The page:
Gigs Are Back: Thoughts on Live Music After Lockdown

I went to my first gig this weekend.

Well, my first gig after a year and a half without gigs. Incisions played a secret set at The Peer Hat in Manchester, under the pseudonym The Big Arse. It seemed like the best time to dip my toe back into the gig-going pool, a secret warm-up show before diving in headfirst. 

The first thing I’d forgotten: the heat. Descending the stairs into the venue’s basement, the oppressive heat of 40+ other bodies was oppressive and surprising. The artificial climate of a punk show is entirely different from a natural heatwave, or the noisy buzz of my electric heaters in winter, and I’d forgotten to expect it. 

The second forgotten thing was the hand stamps. At some point, I visited the toilets – incidentally full of red-eyed women holding private conversations with girls they’d just met – all the cubicles miraculously free. When I went to wash my hands (happy birthday to you, happy birthday to you), I suddenly remembered not to wash too thoroughly, lest I should clean my admission stamp off. Waking up the next day, I gazed at the faded black stamp on the back of my hand, wistfully remembering all the ones I’d struggled to scrub off in the past.

Finally, I’d forgotten how bad gigs can be. And how that’s not a problem. A bad gig isn’t bad as such, because it’s a good time. On this occasion, the band was great but the sound was not, The Peer Hat being to sort of haphazard basement venue that sounds completely different depending on which corner you’re stood in. In the back, where the mixing desk is, the drums sound full and rich, but at the front where the crowd is, it sounds like someone’s bashing ladles onto wooden bowls. At the front, I could hear the fret noise of the bass with such precision that it overpowered the vocals, but at the bar, I could understand every word.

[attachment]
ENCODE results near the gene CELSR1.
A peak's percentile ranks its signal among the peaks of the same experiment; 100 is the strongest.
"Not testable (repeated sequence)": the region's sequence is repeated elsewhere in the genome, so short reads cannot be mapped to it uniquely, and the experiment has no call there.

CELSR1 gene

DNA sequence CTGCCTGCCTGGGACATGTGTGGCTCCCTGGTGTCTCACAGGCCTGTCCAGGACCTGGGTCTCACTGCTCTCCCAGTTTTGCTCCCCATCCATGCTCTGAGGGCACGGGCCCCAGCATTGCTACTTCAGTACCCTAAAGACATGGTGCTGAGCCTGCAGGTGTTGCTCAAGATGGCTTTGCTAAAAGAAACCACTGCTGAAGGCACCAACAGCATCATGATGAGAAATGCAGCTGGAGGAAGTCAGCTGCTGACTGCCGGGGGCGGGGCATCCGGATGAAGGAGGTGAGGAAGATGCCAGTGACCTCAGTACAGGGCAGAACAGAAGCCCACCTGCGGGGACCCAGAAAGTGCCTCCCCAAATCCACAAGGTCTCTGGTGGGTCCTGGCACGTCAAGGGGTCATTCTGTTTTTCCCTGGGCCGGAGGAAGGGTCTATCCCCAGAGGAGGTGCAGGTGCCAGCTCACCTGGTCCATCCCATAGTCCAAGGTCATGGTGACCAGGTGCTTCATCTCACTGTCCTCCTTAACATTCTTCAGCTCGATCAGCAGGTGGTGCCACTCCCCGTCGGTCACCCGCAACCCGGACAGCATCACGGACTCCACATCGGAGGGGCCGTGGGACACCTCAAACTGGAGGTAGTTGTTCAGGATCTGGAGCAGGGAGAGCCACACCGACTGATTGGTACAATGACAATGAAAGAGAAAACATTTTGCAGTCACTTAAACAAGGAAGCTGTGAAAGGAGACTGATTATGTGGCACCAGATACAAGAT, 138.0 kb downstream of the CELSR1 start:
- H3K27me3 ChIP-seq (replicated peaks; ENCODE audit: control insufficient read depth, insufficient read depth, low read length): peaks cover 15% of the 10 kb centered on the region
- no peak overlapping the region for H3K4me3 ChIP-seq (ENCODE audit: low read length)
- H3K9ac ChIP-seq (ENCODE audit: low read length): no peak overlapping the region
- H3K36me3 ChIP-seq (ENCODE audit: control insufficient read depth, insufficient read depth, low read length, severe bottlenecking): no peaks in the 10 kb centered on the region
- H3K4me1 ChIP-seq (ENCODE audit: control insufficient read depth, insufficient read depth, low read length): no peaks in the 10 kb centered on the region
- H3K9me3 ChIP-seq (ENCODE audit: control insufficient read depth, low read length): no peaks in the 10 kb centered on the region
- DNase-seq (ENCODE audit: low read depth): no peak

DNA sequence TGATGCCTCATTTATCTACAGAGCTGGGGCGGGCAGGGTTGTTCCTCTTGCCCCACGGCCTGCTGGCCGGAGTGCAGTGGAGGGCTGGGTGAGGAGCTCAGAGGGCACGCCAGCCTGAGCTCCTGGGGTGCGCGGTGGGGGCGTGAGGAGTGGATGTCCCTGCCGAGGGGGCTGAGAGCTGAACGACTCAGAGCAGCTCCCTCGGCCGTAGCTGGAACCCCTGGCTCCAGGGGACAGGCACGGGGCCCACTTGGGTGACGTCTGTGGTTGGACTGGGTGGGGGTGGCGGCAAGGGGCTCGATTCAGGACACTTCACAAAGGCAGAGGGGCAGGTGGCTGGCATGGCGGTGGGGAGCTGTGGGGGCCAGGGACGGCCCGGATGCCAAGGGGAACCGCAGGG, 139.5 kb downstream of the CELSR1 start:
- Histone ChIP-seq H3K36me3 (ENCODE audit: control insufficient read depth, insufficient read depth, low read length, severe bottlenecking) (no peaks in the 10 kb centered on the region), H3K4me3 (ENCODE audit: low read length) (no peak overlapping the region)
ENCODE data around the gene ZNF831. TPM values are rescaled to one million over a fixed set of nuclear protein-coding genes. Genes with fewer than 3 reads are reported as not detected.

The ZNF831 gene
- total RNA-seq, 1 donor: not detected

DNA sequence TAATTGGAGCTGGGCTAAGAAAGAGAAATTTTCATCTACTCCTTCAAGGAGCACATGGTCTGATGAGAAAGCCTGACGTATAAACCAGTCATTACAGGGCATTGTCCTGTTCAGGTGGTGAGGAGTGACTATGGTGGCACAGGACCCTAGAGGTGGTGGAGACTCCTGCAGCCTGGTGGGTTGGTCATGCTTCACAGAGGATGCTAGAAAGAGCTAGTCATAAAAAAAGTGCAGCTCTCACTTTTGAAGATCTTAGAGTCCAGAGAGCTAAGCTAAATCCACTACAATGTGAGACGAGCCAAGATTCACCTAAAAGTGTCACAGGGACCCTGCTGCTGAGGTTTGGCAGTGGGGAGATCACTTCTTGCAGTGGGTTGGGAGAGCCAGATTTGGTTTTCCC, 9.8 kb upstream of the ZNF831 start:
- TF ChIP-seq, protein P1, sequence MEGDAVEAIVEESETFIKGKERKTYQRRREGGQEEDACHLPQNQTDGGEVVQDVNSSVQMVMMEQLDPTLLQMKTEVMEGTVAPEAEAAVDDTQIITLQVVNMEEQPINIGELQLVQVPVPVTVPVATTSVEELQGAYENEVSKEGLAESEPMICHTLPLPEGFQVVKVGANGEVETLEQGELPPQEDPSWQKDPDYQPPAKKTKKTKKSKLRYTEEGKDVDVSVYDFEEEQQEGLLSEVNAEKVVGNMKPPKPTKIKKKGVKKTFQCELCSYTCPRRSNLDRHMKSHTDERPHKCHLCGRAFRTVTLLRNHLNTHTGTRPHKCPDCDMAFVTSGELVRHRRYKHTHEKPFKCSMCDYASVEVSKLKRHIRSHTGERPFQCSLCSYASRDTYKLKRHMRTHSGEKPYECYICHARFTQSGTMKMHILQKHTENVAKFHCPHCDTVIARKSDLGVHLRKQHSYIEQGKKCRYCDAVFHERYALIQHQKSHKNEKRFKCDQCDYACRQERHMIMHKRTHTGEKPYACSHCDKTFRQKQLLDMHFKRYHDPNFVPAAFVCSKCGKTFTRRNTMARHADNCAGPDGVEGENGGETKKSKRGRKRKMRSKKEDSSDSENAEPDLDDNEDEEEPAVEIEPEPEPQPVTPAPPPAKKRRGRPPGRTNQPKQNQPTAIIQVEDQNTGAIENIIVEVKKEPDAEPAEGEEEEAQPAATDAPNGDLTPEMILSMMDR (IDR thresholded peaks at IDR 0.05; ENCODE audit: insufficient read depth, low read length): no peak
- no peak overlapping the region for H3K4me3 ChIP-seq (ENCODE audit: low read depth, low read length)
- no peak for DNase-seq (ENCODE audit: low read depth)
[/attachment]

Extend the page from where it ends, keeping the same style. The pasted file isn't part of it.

Halfway through the set, the vocalist, Jordan Lloyd, apologised: “I’m sorry if you’re thinking we’re like this because we’ve not played in a while. We’re actually like this all the time.” If I wanted to listen to a precise rendition of Fuck The World I’d be sat at home with the album spinning. I’m not here for a spirited classical recital; I’m here for the chaos, the sweat, and the rib-rattling force of the PA. I’m here because no two gigs are alike. I cannot hit pause to make a cup of tea, nor rewind the best bits; I can’t even talk over the dull bits; I can only live in this one-off moment of time before it reaches a crashing end.

The best thing about being at the gig was the faces of all the people around me. Stood towards the front I was, once again, surrounded by friends, some of whom I used to only see at gigs. Over the lockdowns, some of us had made the effort to hang out, some of us hadn’t. That’s fine; there are some people you’re only supposed to remember in crowded basements. As well as the band, I was watching these other people having a good time. There was a human pyramid – the signature of any Manchester punk show – that happened so quickly that I forgot that I was probably supposed to climb on it. Jordan crowd-surfed from the stage and nearly headbutted a projector. Drinks were spilled, the floor was a hazard.

The Big Arse live at The Peer Hat, Manchester (7 August 2021)